I’m sad firstly because of Anthony Bourdain. I cannot let this one go. This person, this sadness. Bourdain cared about the world in the way I do. Overwhelming curiosity and a need to see around this corner, down that road—and to notice how interesting it all is. And how we’re all so beautifully different, and deep down pretty much identical. There was a quality of too-muchness about Bourdain and his life though. Which was all engaging and exciting for him and for us—until it wasn’t. Damn it.

Secondly, I’ve not felt well for awhile, but after much wrangling with the remarkably inefficient American healthcare system, I think I have the doctors and tests lined up to acquire the diagnosis for the necessary medications. This is likely nothing serious, but it’s cause for mild despair on a couple of fronts. What if, one day soon I, an insured elder, simply cannot see a doctor or get medicine—as is the case for thousands of Americans. And then there’s—what if I’m getting too old to feel well?

THIRDLY AND PRIMARILY, at the bottom, in the muck, of most present angst, sadness, hopelessness, and fear, slithers Donald Trump. Every now and then, there’s a piece that touches so directly on the real and present danger of our freely elected president that I cannot look away; a piece I cannot file in that black corner of my mind reserved for ‘fear and loathing of Trump’ and go on about my day. Today’s reminder of our dire situation is HuffPost’s “America Is Ground Zero For The Global Rise In Authoritarianism” by Richard North Patterson, author and columnist. Patterson gives us America as the follower, encourager, sometimes instigator of all that’s bad in the world, and unfortunately it’s not fake news. Even though I’ve never been a patriot in the generally ugly sense of the word, I guess, until recently, I still harbored the illusion we were more good than bad. Oh well…be sad.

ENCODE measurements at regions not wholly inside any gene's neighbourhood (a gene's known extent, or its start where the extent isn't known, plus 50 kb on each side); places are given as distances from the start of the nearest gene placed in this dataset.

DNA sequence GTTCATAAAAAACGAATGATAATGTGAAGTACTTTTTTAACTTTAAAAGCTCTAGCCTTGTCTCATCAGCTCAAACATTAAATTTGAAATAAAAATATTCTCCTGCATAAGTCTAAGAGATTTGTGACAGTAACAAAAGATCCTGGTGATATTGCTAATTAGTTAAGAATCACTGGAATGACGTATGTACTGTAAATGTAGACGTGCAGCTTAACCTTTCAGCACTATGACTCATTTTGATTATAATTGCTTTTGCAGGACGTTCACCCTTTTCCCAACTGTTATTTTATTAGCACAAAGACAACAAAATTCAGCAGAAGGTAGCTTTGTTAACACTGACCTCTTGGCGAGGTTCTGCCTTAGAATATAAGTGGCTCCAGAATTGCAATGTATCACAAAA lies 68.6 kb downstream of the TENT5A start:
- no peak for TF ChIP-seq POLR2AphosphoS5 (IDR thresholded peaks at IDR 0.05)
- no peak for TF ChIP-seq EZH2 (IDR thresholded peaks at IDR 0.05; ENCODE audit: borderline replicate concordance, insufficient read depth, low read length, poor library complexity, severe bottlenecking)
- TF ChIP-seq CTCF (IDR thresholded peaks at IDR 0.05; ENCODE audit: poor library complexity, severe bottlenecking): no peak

Footnote: New Mexico does have it’s moments of ‘enchantment’ but overall it’s a place of endless sun. A sunny day is a good thing. Years of the sun seemingly determined to burn your soul to a crisp as your exterior crinkles and crumples to dust is not. But, yes I will continue living here where family, friends, work and all those countless small daily-life ties exist. And try to love this place again as I once did—instead of letting it add to my sadness.